MR. BURTON:  Well, I don’t think you’ve heard the President give a speech on immigration reform before, so I think a lot of the elements will be familiar to you.
 
Q    Is the President at all offended by Bill Clinton’s endorsement of Romanoff?
 
MR. BURTON:  I have not talked to him about it.  It sounds to me like just a difference of opinion in a primary.
 
Q    Gibbs was asked yesterday if the White House had any heads up on that.  He wasn’t sure.  Do you know if you guys got any heads up?
 
MR. BURTON:  We didn’t.
 
Q    You did not?
 
MR. BURTON:  No.
 
Q    You all found out when everybody else found out?
 
MR. BURTON:  That’s right.
 
Q    Do you know what the reaction inside the White House was?
 
MR. BURTON:  It was -- there is a lot of things that happen in the White House every day.  This was just one of those things where, okay, we have a difference of opinion in this primary.
 
Q    Along the -- since this is about the economy, what is the President going to say, if anything, about the fact that in the last few days the economic numbers, if anything, are getting worse?  We’ve seen it reflected in the stock market.  We’ve seen consumer confidence drop.  What -- how does he deal with that given that this is something obviously he’s been focused on for a long time?
 
MR. BURTON:  The President has been very focused on the economy since the beginning of this administration and he shares the dissatisfaction that many Americans have that progress is not happening faster.  He thinks that we’ve done a lot to stand up the financial industry to make sure that it didn’t collapse, to put Americans back to work, to help our economy grow.  But there’s a lot more work that needs to get done, and that’s why you see some of the proposals the President has continued to move through Congress, be it on financial regulatory reform or the extenders package that we think is important for a lot of separate issues.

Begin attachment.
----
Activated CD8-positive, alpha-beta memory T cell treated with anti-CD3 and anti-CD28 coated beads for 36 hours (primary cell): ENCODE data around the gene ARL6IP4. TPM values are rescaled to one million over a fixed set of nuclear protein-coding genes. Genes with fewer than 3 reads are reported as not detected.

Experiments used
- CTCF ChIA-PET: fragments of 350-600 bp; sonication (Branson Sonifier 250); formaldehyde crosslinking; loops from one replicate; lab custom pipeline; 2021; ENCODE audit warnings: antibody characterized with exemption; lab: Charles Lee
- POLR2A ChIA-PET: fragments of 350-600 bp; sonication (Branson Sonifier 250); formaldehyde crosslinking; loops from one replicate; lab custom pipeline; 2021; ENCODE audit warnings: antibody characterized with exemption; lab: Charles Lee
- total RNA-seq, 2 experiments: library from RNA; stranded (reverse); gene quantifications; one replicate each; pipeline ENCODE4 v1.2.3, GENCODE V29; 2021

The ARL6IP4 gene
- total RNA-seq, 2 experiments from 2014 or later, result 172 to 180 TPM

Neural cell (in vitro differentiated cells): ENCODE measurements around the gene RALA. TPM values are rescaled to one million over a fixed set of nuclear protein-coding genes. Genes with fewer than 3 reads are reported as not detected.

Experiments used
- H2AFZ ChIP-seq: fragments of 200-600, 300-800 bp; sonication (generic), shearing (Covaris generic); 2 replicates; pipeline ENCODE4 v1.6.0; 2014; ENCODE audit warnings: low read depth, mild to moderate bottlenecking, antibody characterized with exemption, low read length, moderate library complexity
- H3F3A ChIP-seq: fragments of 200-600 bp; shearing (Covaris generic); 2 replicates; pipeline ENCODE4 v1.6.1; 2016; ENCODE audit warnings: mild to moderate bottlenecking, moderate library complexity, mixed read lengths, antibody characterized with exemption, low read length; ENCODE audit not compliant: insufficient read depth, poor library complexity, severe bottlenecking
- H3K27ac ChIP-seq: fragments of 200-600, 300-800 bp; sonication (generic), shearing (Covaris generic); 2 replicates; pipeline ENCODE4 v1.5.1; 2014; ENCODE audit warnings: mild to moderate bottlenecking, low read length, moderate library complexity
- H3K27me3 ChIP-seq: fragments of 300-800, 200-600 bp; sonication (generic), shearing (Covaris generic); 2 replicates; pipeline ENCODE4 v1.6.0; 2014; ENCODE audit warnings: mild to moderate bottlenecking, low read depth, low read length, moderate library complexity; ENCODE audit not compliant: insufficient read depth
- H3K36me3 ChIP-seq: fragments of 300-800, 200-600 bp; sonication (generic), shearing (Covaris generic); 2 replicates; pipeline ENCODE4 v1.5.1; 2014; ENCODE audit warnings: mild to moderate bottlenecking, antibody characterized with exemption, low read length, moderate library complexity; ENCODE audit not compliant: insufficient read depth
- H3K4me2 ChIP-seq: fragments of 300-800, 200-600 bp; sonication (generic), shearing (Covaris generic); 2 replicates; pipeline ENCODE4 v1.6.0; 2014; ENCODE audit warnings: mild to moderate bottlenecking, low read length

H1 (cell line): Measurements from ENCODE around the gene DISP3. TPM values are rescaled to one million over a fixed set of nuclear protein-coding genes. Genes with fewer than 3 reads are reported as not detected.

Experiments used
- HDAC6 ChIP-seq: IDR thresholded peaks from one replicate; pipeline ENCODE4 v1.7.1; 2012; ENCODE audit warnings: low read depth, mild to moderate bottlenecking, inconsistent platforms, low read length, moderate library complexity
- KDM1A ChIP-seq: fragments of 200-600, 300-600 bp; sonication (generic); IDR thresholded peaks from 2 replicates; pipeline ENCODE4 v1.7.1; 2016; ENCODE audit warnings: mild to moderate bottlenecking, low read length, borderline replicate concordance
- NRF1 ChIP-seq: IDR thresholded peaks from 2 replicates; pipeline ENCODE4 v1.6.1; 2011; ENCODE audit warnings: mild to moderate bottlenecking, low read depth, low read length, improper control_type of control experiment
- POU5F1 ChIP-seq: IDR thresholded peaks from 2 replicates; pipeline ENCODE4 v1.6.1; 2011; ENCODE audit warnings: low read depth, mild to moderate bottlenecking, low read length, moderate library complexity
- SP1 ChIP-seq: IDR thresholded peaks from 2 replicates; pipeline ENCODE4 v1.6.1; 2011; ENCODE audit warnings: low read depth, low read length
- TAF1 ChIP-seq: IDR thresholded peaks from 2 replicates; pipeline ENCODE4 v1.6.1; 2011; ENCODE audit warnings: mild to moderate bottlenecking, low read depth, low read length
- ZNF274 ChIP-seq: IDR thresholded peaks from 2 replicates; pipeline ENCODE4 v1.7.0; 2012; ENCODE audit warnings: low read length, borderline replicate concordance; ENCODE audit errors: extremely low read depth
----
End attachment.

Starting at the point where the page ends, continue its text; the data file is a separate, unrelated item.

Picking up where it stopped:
So the President is going to talk about some of the progress that we’ve made, but also about a lot of the hard work that still is needed to be done.
 
Q    But given the fact that consumer confidence index went down, people aren’t spending as much money, are there any conversations going on about changing course or trying to get some new policies?  I mean, the consumers spoke pretty clearly in that report.
 
MR. BURTON:  Well, the President’s view is that there’s never a shortage of new, good ideas, so of course he’s always willing to listen to anything that can help spur faster, stronger economic growth.  But, no, there’s no change in course from what the President thinks is an important American mission, which is to get our economy back on track, create jobs, and stabilize things for the future.